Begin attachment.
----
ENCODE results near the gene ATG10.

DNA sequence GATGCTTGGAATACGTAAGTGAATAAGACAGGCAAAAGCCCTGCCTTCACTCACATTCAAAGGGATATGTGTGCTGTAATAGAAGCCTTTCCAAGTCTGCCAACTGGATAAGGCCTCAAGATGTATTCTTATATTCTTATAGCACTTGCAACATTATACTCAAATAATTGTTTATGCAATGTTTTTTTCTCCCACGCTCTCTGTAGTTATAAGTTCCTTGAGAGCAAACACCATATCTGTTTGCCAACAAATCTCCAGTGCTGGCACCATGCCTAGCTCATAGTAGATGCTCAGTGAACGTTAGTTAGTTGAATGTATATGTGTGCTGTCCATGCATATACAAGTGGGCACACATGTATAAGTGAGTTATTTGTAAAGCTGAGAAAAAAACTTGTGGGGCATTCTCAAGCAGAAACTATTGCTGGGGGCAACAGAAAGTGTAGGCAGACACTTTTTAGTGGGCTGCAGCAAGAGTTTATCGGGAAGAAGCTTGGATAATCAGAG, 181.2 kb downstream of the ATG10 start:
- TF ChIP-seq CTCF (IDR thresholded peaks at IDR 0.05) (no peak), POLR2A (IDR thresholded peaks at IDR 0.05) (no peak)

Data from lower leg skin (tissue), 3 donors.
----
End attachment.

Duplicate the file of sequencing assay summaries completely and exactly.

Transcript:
ENCODE results near the gene ATG10.

DNA sequence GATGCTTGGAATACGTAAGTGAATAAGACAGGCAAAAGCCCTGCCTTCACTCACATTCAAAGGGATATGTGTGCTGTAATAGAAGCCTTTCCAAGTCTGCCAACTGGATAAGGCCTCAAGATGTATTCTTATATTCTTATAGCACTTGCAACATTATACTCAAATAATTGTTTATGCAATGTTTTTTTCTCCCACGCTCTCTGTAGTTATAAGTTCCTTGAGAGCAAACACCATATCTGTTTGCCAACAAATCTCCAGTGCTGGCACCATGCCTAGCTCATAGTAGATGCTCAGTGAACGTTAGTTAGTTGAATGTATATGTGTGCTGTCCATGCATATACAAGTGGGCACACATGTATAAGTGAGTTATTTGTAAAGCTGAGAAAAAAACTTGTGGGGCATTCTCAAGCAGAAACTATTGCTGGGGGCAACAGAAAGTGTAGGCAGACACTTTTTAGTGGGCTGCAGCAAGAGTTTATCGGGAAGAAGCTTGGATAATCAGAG, 181.2 kb downstream of the ATG10 start:
- TF ChIP-seq CTCF (IDR thresholded peaks at IDR 0.05) (no peak), POLR2A (IDR thresholded peaks at IDR 0.05) (no peak)

Data from lower leg skin (tissue), 3 donors.